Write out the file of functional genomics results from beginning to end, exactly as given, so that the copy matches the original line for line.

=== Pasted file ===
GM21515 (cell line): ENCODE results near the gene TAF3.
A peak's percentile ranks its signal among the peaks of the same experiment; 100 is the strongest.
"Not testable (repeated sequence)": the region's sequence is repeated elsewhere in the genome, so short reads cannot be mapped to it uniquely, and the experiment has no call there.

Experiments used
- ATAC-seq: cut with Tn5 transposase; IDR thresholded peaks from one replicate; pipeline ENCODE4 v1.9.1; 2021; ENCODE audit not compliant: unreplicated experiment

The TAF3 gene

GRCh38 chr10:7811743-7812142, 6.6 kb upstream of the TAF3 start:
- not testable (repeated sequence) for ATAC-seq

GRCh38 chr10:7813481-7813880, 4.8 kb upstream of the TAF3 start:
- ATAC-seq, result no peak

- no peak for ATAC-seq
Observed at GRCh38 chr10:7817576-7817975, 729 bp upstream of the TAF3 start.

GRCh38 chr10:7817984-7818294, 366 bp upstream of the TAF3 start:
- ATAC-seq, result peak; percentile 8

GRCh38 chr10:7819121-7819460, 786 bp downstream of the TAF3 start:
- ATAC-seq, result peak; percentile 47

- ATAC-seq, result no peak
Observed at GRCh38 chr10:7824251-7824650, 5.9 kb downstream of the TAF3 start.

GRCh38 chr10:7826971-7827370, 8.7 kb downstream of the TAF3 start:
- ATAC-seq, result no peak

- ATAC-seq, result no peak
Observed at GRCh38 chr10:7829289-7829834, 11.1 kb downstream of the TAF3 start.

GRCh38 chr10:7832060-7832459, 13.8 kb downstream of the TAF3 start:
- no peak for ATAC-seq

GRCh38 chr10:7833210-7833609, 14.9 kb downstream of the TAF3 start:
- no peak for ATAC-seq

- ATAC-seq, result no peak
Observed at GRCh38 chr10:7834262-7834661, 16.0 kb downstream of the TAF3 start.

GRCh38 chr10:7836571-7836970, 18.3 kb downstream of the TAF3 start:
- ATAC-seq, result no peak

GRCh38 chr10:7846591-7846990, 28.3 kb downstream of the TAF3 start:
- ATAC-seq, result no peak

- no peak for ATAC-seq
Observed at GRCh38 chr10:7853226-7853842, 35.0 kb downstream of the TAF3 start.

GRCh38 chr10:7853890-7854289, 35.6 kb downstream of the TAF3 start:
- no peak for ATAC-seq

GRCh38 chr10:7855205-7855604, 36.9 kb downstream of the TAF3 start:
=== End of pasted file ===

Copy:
GM21515 (cell line): ENCODE results near the gene TAF3.
A peak's percentile ranks its signal among the peaks of the same experiment; 100 is the strongest.
"Not testable (repeated sequence)": the region's sequence is repeated elsewhere in the genome, so short reads cannot be mapped to it uniquely, and the experiment has no call there.

Experiments used
- ATAC-seq: cut with Tn5 transposase; IDR thresholded peaks from one replicate; pipeline ENCODE4 v1.9.1; 2021; ENCODE audit not compliant: unreplicated experiment

The TAF3 gene

GRCh38 chr10:7811743-7812142, 6.6 kb upstream of the TAF3 start:
- not testable (repeated sequence) for ATAC-seq

GRCh38 chr10:7813481-7813880, 4.8 kb upstream of the TAF3 start:
- ATAC-seq, result no peak

- no peak for ATAC-seq
Observed at GRCh38 chr10:7817576-7817975, 729 bp upstream of the TAF3 start.

GRCh38 chr10:7817984-7818294, 366 bp upstream of the TAF3 start:
- ATAC-seq, result peak; percentile 8

GRCh38 chr10:7819121-7819460, 786 bp downstream of the TAF3 start:
- ATAC-seq, result peak; percentile 47

- ATAC-seq, result no peak
Observed at GRCh38 chr10:7824251-7824650, 5.9 kb downstream of the TAF3 start.

GRCh38 chr10:7826971-7827370, 8.7 kb downstream of the TAF3 start:
- ATAC-seq, result no peak

- ATAC-seq, result no peak
Observed at GRCh38 chr10:7829289-7829834, 11.1 kb downstream of the TAF3 start.

GRCh38 chr10:7832060-7832459, 13.8 kb downstream of the TAF3 start:
- no peak for ATAC-seq

GRCh38 chr10:7833210-7833609, 14.9 kb downstream of the TAF3 start:
- no peak for ATAC-seq

- ATAC-seq, result no peak
Observed at GRCh38 chr10:7834262-7834661, 16.0 kb downstream of the TAF3 start.

GRCh38 chr10:7836571-7836970, 18.3 kb downstream of the TAF3 start:
- ATAC-seq, result no peak

GRCh38 chr10:7846591-7846990, 28.3 kb downstream of the TAF3 start:
- ATAC-seq, result no peak

- no peak for ATAC-seq
Observed at GRCh38 chr10:7853226-7853842, 35.0 kb downstream of the TAF3 start.

GRCh38 chr10:7853890-7854289, 35.6 kb downstream of the TAF3 start:
- no peak for ATAC-seq

GRCh38 chr10:7855205-7855604, 36.9 kb downstream of the TAF3 start: